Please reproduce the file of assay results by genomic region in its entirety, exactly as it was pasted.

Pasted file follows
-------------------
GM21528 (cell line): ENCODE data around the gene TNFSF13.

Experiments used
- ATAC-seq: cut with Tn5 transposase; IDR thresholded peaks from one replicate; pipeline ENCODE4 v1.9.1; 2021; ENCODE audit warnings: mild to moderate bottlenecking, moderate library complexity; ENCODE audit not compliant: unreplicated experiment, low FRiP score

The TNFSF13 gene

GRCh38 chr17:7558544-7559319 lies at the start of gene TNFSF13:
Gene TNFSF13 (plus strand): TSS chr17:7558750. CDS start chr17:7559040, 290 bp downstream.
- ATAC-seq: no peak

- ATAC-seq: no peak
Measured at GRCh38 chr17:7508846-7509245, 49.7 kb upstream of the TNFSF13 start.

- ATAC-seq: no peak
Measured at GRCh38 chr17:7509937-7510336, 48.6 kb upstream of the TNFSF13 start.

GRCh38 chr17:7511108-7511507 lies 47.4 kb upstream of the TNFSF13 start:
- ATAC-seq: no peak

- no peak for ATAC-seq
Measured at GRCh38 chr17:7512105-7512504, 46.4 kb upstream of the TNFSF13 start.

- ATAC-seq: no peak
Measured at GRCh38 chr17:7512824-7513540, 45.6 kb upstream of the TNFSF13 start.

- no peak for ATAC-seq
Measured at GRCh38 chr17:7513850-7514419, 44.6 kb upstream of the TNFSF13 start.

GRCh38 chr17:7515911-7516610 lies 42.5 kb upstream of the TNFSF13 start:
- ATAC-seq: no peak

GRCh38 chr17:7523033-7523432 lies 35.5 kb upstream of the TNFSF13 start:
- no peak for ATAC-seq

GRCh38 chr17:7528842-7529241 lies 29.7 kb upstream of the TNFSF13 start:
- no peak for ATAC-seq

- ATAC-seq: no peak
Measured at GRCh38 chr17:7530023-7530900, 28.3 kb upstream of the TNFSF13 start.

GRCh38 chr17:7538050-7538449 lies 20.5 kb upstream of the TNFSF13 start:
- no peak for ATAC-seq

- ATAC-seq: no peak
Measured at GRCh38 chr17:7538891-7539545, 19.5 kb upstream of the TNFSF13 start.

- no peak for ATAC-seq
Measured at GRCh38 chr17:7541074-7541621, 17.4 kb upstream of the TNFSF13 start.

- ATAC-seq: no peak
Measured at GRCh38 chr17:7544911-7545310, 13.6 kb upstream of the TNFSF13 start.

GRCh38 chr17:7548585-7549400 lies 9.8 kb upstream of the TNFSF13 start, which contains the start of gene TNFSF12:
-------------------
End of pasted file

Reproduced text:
GM21528 (cell line): ENCODE data around the gene TNFSF13.

Experiments used
- ATAC-seq: cut with Tn5 transposase; IDR thresholded peaks from one replicate; pipeline ENCODE4 v1.9.1; 2021; ENCODE audit warnings: mild to moderate bottlenecking, moderate library complexity; ENCODE audit not compliant: unreplicated experiment, low FRiP score

The TNFSF13 gene

GRCh38 chr17:7558544-7559319 lies at the start of gene TNFSF13:
Gene TNFSF13 (plus strand): TSS chr17:7558750. CDS start chr17:7559040, 290 bp downstream.
- ATAC-seq: no peak

- ATAC-seq: no peak
Measured at GRCh38 chr17:7508846-7509245, 49.7 kb upstream of the TNFSF13 start.

- ATAC-seq: no peak
Measured at GRCh38 chr17:7509937-7510336, 48.6 kb upstream of the TNFSF13 start.

GRCh38 chr17:7511108-7511507 lies 47.4 kb upstream of the TNFSF13 start:
- ATAC-seq: no peak

- no peak for ATAC-seq
Measured at GRCh38 chr17:7512105-7512504, 46.4 kb upstream of the TNFSF13 start.

- ATAC-seq: no peak
Measured at GRCh38 chr17:7512824-7513540, 45.6 kb upstream of the TNFSF13 start.

- no peak for ATAC-seq
Measured at GRCh38 chr17:7513850-7514419, 44.6 kb upstream of the TNFSF13 start.

GRCh38 chr17:7515911-7516610 lies 42.5 kb upstream of the TNFSF13 start:
- ATAC-seq: no peak

GRCh38 chr17:7523033-7523432 lies 35.5 kb upstream of the TNFSF13 start:
- no peak for ATAC-seq

GRCh38 chr17:7528842-7529241 lies 29.7 kb upstream of the TNFSF13 start:
- no peak for ATAC-seq

- ATAC-seq: no peak
Measured at GRCh38 chr17:7530023-7530900, 28.3 kb upstream of the TNFSF13 start.

GRCh38 chr17:7538050-7538449 lies 20.5 kb upstream of the TNFSF13 start:
- no peak for ATAC-seq

- ATAC-seq: no peak
Measured at GRCh38 chr17:7538891-7539545, 19.5 kb upstream of the TNFSF13 start.

- no peak for ATAC-seq
Measured at GRCh38 chr17:7541074-7541621, 17.4 kb upstream of the TNFSF13 start.

- ATAC-seq: no peak
Measured at GRCh38 chr17:7544911-7545310, 13.6 kb upstream of the TNFSF13 start.

GRCh38 chr17:7548585-7549400 lies 9.8 kb upstream of the TNFSF13 start, which contains the start of gene TNFSF12: